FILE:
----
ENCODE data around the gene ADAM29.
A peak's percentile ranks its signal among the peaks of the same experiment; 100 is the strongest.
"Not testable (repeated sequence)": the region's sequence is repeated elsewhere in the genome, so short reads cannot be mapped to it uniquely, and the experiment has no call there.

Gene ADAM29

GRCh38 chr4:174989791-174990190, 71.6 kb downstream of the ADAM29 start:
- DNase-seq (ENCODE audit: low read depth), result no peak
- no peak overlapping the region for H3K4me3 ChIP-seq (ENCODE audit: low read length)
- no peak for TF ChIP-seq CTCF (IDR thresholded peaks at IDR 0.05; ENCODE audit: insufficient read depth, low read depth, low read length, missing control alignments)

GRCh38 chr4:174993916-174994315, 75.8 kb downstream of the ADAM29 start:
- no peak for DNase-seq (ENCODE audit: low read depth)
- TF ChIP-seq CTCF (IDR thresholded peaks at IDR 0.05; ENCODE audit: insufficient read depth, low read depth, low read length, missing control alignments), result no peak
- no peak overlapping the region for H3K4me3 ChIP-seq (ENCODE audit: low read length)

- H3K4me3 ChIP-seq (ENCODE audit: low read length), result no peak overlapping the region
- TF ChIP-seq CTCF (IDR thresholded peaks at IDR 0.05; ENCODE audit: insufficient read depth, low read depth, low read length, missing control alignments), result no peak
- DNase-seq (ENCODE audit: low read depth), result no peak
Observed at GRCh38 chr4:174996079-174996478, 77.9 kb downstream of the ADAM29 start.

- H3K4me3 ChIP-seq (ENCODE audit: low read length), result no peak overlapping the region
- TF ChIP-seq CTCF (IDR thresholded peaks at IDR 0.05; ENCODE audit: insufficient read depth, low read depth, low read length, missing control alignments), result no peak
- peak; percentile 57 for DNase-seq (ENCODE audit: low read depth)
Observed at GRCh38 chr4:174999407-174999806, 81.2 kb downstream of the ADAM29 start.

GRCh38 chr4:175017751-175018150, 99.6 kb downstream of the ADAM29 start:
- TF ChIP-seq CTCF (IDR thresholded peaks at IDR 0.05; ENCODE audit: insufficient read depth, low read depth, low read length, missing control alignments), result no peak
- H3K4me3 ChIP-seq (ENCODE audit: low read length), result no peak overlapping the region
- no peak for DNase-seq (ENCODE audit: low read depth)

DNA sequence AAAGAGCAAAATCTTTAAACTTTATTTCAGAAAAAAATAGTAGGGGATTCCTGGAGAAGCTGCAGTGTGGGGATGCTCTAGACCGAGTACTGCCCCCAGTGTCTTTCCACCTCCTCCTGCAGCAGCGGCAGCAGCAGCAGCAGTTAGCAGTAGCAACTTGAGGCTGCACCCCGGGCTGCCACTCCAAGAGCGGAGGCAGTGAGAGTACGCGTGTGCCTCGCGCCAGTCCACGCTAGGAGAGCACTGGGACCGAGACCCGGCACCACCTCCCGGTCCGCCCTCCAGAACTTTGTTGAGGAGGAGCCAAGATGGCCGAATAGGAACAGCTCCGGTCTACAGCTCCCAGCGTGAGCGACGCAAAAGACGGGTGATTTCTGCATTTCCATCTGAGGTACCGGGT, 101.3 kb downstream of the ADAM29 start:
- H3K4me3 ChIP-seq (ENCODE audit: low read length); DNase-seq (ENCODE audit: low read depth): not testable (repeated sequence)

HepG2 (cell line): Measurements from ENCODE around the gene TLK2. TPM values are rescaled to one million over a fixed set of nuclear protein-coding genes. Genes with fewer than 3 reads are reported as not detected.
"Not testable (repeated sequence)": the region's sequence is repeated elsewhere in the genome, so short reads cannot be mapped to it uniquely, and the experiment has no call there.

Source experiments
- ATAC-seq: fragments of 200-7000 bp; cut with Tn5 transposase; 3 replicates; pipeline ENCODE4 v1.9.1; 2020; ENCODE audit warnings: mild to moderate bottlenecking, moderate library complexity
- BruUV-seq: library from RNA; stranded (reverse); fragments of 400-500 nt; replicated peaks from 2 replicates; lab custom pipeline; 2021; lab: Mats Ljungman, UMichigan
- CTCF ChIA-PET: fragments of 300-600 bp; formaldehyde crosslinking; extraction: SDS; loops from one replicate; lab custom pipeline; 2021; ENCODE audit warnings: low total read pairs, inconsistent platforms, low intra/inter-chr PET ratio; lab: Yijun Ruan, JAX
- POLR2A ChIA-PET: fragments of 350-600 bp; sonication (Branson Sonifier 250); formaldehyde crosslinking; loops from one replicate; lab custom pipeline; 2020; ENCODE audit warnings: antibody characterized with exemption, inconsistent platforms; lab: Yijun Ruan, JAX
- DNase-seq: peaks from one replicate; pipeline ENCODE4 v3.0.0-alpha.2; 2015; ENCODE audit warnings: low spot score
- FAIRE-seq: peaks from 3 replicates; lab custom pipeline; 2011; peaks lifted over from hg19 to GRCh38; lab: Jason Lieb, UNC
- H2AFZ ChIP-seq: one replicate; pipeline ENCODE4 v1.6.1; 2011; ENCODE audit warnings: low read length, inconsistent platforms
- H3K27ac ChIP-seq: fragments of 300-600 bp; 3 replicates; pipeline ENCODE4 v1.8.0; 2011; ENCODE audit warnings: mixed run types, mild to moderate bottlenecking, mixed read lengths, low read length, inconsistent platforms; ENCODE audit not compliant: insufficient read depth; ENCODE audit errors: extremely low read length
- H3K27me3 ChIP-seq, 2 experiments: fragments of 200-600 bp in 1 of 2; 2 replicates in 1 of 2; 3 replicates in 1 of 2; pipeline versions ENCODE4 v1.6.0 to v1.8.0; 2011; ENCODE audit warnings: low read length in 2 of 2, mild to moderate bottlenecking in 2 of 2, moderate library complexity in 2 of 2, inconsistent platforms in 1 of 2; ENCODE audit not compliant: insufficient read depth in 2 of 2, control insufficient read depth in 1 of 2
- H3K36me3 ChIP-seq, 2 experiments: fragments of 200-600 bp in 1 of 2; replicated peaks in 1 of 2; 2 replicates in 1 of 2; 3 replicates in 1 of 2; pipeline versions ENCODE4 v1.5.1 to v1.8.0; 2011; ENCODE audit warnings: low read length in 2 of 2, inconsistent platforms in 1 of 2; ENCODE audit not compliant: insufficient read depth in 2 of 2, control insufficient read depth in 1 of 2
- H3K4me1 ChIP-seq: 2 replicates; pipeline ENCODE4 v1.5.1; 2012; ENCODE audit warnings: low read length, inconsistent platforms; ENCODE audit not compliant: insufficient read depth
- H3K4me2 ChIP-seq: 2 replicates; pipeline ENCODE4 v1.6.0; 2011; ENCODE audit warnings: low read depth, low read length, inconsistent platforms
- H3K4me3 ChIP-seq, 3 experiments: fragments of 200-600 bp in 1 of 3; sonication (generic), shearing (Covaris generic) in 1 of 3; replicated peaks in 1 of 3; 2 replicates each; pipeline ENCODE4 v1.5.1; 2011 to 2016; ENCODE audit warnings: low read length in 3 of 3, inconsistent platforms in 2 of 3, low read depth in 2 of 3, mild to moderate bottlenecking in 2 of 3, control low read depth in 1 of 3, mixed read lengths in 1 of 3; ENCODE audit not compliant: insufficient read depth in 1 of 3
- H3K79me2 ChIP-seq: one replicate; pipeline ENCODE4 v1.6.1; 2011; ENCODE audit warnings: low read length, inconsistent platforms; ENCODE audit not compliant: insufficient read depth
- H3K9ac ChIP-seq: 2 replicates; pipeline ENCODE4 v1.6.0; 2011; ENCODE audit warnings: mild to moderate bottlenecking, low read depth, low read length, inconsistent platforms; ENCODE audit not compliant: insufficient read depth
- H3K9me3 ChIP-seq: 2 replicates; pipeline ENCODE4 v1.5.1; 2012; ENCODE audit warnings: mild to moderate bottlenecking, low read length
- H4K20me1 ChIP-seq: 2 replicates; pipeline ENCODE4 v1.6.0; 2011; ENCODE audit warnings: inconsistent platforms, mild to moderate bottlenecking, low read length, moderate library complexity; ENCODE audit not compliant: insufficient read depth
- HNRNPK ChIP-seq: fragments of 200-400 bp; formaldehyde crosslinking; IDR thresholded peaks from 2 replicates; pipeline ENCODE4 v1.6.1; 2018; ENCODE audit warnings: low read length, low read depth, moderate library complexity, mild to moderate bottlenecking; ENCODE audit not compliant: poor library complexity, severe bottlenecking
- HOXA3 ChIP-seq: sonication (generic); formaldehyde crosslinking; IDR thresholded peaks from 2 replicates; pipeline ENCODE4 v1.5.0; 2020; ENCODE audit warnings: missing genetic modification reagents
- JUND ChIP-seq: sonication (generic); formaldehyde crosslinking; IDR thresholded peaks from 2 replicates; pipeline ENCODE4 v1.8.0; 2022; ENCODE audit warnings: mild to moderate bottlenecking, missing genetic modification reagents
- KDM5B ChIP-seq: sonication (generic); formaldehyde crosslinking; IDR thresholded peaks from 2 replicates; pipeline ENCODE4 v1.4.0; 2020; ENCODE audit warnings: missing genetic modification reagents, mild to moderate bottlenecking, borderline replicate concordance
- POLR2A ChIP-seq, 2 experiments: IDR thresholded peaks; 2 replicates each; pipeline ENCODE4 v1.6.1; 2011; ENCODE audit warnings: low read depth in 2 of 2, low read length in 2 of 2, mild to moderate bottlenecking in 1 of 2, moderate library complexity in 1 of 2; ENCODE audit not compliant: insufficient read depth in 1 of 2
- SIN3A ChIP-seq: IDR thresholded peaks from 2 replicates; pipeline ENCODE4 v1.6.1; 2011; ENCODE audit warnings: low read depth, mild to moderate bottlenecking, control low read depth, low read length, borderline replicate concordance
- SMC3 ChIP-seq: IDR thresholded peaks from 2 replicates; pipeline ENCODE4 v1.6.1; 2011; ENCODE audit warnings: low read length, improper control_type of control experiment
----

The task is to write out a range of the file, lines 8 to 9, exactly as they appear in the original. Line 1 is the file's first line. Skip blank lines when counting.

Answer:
- no peak for TF ChIP-seq CTCF (IDR thresholded peaks at IDR 0.05; ENCODE audit: insufficient read depth, low read depth, low read length, missing control alignments)

GRCh38 chr4:174993916-174994315, 75.8 kb downstream of the ADAM29 start: